You want to use quotes or apostrophes within a string value.
Use a backslash to escape the quotes or apostrophes contained within the string. Alternatively, use single quotes within double quotes, or vice versa.
The ActionScript interpreter always matches up quotes of the same kind (single quotes with single quotes and double quotes with double quotes) when used in strings. Therefore, if you enclose a string literal within quotes of one type and try to include the same kinds of quotes in the string value, ActionScript fails to interpret it as you intended.
This string assignment causes an error because of mismatched quotes. Flash interprets the " character before the Y as the end of the string; it does not understand what to do with the remaining characters.
myString = "He said, "Yes.""; // Wrong!
One possible solution is to use single quotes to enclose a string literal that contains double quotes, or double quotes to enclose a string literal that contains single quotes:
// This assignment works. The result is a string: He said, "Yes." myString = 'He said, "Yes."'; // This assignment also works. The result is a string: He said, 'Yes.' myString = "He said, 'Yes.'";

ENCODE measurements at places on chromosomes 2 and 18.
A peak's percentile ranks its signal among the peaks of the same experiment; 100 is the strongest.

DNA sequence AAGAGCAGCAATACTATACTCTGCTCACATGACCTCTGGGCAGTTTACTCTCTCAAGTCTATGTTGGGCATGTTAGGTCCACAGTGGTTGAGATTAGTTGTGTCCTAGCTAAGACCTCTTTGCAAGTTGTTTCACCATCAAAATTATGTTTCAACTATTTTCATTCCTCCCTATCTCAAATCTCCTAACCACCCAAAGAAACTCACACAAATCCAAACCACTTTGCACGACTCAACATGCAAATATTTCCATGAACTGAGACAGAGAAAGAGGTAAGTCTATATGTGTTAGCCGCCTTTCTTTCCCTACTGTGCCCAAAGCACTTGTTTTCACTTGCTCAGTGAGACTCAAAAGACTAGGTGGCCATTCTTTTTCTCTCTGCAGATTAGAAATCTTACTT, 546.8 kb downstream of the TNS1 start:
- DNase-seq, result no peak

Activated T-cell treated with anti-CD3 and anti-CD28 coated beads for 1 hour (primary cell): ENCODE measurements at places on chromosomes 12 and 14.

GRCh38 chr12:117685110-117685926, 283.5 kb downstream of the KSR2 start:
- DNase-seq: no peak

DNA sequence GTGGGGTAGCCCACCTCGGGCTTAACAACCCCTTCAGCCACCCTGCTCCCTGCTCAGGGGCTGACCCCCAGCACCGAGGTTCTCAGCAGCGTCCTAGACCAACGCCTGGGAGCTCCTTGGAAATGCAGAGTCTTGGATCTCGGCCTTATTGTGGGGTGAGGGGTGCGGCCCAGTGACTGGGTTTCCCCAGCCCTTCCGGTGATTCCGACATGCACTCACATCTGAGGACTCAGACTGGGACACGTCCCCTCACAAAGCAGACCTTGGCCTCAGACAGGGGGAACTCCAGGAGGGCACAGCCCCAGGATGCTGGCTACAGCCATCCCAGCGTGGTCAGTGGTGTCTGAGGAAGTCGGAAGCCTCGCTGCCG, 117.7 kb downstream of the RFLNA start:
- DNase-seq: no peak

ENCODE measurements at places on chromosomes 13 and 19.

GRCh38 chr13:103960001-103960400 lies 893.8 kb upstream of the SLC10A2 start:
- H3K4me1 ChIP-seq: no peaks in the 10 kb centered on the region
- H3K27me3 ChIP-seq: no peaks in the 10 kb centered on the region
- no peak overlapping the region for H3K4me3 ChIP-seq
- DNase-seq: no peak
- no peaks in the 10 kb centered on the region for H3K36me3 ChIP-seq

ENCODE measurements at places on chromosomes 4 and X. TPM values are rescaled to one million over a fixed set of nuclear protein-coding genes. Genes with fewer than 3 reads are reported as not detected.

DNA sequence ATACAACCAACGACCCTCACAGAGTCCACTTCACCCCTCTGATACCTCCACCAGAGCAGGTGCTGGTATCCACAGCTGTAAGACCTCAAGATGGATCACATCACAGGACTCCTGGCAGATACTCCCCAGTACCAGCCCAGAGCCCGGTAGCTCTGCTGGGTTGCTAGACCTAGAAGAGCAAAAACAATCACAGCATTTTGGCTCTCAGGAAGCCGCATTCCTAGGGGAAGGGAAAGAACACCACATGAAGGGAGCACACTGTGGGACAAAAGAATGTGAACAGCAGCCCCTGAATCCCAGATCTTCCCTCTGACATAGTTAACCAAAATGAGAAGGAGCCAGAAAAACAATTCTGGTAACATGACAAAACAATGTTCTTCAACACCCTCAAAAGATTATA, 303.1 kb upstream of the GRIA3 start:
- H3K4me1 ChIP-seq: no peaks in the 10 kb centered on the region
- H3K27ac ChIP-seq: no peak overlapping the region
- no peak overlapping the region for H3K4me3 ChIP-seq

However, if the string value contains both single and double quotes, this technique does not work. Furthermore, you have to pay close attention to what type of quotes are used where. An alternative solution, which will work all the time, is to use the backslash to escape any quote used within the string value (i.e., escape the quote by preceding it by the backslash character):
// This assignment works. The result is a string: He said, "Yes." myString = "He said, \"Yes.\"";
The backslash character tells the ActionScript interpreter to interpret the next character literally, and not with any special meaning it might normally have. Therefore, when you precede a quotation mark within a string value with the backslash character, you tell the ActionScript interpreter that the quote does not signal the boundary of the string value, as it normally would.